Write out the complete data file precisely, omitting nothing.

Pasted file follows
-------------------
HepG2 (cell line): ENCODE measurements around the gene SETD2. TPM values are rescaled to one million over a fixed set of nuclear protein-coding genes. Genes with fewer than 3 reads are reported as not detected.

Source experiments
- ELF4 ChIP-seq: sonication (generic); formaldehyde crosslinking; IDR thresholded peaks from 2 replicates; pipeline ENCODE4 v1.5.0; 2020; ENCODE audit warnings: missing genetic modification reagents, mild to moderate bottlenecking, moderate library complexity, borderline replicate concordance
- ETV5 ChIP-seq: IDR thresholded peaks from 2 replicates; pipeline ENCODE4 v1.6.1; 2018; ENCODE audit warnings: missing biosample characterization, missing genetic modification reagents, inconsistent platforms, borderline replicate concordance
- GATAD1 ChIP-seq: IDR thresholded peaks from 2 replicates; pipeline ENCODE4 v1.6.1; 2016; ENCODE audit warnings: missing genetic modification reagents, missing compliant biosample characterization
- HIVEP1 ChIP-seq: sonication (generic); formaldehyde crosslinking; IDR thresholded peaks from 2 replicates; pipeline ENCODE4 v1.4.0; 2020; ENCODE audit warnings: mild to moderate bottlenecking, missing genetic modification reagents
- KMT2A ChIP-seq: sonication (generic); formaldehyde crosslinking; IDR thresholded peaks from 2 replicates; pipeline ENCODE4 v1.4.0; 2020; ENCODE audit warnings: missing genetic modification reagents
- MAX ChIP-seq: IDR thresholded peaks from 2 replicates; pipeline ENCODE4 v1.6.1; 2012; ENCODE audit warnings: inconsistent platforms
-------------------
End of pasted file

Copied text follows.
HepG2 (cell line): ENCODE measurements around the gene SETD2. TPM values are rescaled to one million over a fixed set of nuclear protein-coding genes. Genes with fewer than 3 reads are reported as not detected.

Source experiments
- ELF4 ChIP-seq: sonication (generic); formaldehyde crosslinking; IDR thresholded peaks from 2 replicates; pipeline ENCODE4 v1.5.0; 2020; ENCODE audit warnings: missing genetic modification reagents, mild to moderate bottlenecking, moderate library complexity, borderline replicate concordance
- ETV5 ChIP-seq: IDR thresholded peaks from 2 replicates; pipeline ENCODE4 v1.6.1; 2018; ENCODE audit warnings: missing biosample characterization, missing genetic modification reagents, inconsistent platforms, borderline replicate concordance
- GATAD1 ChIP-seq: IDR thresholded peaks from 2 replicates; pipeline ENCODE4 v1.6.1; 2016; ENCODE audit warnings: missing genetic modification reagents, missing compliant biosample characterization
- HIVEP1 ChIP-seq: sonication (generic); formaldehyde crosslinking; IDR thresholded peaks from 2 replicates; pipeline ENCODE4 v1.4.0; 2020; ENCODE audit warnings: mild to moderate bottlenecking, missing genetic modification reagents
- KMT2A ChIP-seq: sonication (generic); formaldehyde crosslinking; IDR thresholded peaks from 2 replicates; pipeline ENCODE4 v1.4.0; 2020; ENCODE audit warnings: missing genetic modification reagents
- MAX ChIP-seq: IDR thresholded peaks from 2 replicates; pipeline ENCODE4 v1.6.1; 2012; ENCODE audit warnings: inconsistent platforms